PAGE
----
New place to hunt.

Dear Mathews Family –

We're excited to announce the launch of the all-new Mathewsinc.com coming very soon. We appreciate the support and feedback of this active online community, however, we will not be hosting a forum on the new site. We invite you to connect with us and each other on social media and other forums (Facebook, Instagram, Twitter, Bowsite.com, Bowhunting.com and Archerytalk.com), where your passion and experience can be shared with a wider audience to help grow this sport.

Home Forums Bow Hunting New place to hunt.

This topic contains 1 reply, has 2 contributors, and was last updated by hotshot Hotshot 2 years, 7 months ago.

Viewing 2 posts - 1 through 2 (of 2 total)
  • Author
    Posts
  • July 5, 2013 at 6:06 pm #583065 Back to Top REPORT

    walkerman81

    Joined: 7/26/2012
    When you get a new place to hunt what are the first things you do and look for?
    July 5, 2013 at 9:19 pm #583083 Back to Top REPORT
    hotshot
    Hotshot

    Age: 55
    Joined: 11/1/2008
    Location: Oregon
    Hey Walkerman81….

    wow…where to start…

    First, if i found a new honey hole, I would set out road closed signs and warnings of wild dangerous animals…..kidding.

    My first thought when looking for a new hunting area is human presence. Here in Oregon its hard to get your own patch of timber. Worse if you dont get off the beaten path. So, I get on my maps and look for some areas I can get to off that beaten path. Once I have found a area that not many strive to get to and plan a road trip to the area for some scouting. When there I check the trails, creeks and water holes. Look for intersections of trails that show good use. This is obviously a good tree stand location. The same thing with water holes, “although I like to leave those alone in a area I hunt”. Why? Well, I have found that if a water hole is visited by people to many times the animals move on to another area. Also I check out fence locations. Especially on a ridge and in the creek bottoms. These are a good crossing point for aniamals. I dont worry to much if I dont see a lot of animals. Tracks and sign tell just as much as seeing them. I am not sure what state you hunt or the type of land you hunt but when scouting its a great time to plan for the work after the shot. I’ll look over a area and decide how I would get the animal out of the area it would be laying in. Some canyons here in Oregon can be exhausting. So, I have found a few areas that I dont hunt because I know I would not be able to get the animal out before it went sour. I hunt a lot by myself and/or with one other guy. Depending on some factors and knowing the terrain I am hunting in saves me a real dissappointment by knowing better than to kill a animal there. I have not used trail cams much althouogh If and when I get one I will. Maybe not so much as to see how big a deer/elk is, but more to see the time of day or night the tracks I am seeing were made. When I find a great tree for a stand, blind or just a great area to stalk I will set out Salt blocks. I dont always do this but will depending on how the animals traffic looks at a specific spot I may need them to be.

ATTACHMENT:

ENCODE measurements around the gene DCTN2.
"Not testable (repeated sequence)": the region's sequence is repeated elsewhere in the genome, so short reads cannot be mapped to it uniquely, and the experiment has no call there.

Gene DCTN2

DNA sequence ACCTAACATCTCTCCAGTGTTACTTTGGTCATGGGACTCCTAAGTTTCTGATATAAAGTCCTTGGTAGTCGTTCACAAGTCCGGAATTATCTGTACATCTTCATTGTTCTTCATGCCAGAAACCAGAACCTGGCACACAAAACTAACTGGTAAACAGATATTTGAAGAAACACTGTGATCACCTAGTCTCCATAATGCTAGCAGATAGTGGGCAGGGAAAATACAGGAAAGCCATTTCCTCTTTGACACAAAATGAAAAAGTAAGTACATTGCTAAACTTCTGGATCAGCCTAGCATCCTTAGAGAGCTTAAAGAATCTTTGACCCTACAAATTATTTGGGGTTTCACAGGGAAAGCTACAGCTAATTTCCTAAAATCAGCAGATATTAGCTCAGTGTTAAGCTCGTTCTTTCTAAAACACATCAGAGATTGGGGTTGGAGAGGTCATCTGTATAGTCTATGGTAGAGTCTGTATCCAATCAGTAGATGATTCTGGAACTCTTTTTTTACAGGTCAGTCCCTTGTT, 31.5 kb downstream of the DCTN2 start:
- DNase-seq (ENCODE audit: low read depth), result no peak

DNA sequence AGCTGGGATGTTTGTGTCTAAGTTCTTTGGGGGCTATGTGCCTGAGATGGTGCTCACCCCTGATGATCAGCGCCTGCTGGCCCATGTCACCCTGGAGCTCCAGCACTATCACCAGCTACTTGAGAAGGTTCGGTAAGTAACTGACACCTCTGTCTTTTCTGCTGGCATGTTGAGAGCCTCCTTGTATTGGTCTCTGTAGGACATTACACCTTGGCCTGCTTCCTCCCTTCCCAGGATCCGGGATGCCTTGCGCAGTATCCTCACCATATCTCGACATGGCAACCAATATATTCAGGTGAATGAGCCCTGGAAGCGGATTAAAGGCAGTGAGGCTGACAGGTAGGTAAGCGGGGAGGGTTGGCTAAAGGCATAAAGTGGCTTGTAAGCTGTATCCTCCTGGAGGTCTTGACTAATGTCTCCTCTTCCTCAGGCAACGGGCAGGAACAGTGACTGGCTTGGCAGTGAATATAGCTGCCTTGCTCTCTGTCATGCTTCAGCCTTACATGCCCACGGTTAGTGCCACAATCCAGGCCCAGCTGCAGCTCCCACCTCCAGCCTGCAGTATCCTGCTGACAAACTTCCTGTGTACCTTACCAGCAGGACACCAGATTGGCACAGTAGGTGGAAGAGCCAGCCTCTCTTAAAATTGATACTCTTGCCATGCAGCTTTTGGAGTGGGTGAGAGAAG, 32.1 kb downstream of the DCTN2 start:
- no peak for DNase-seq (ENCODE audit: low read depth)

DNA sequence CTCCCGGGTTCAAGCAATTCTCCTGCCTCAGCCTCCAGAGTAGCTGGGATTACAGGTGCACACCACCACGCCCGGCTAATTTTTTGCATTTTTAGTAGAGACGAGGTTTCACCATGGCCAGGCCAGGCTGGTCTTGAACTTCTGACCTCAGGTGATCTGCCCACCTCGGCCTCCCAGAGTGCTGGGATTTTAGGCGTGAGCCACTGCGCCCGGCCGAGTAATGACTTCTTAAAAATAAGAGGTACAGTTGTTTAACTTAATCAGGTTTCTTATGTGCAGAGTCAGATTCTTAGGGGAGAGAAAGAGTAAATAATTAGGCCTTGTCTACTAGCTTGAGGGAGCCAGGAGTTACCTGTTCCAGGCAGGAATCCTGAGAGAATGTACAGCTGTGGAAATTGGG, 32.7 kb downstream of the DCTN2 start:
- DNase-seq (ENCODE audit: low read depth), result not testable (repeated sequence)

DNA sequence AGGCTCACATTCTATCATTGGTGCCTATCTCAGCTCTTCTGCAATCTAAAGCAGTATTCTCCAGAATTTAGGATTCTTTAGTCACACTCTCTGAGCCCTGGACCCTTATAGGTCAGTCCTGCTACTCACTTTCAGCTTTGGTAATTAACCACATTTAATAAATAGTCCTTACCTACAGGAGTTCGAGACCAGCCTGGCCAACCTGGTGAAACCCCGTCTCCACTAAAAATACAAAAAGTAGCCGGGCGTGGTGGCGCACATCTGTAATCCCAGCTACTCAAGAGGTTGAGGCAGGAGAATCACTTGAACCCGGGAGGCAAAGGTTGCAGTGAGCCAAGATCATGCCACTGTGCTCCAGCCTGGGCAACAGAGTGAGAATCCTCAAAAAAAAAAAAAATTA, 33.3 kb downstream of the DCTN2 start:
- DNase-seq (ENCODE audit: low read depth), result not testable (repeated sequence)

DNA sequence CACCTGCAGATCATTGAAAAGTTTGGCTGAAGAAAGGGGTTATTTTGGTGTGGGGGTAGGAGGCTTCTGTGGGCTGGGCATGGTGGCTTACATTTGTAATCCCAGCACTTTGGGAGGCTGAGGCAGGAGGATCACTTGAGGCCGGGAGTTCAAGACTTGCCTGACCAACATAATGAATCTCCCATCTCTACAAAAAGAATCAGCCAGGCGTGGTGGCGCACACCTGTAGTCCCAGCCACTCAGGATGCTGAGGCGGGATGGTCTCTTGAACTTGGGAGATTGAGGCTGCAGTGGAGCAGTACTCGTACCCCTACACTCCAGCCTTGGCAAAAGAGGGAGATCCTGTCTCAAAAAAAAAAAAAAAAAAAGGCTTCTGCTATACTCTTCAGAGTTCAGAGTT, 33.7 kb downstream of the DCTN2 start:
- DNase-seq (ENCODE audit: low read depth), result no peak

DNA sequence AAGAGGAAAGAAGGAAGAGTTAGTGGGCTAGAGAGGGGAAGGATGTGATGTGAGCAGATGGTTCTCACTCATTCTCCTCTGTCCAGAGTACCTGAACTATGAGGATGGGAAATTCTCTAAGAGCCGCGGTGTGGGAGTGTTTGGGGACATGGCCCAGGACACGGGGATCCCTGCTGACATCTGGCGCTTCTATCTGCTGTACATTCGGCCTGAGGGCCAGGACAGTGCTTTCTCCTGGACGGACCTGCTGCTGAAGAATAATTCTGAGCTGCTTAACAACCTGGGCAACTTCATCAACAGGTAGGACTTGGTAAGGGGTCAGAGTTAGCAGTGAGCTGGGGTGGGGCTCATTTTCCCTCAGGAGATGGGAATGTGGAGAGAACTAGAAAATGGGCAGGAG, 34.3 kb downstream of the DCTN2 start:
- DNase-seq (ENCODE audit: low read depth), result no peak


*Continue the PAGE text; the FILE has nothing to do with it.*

Have fun and enjoy the scouting trip. Its a great non pressure time to take the family and a “tight lipped” friend.
    Good luck in your search. Have fun!!

    {#emotions_dlg.mathews}

    The history of the bow and arrow is the history of mankind............Fred Bear
Viewing 2 posts - 1 through 2 (of 2 total)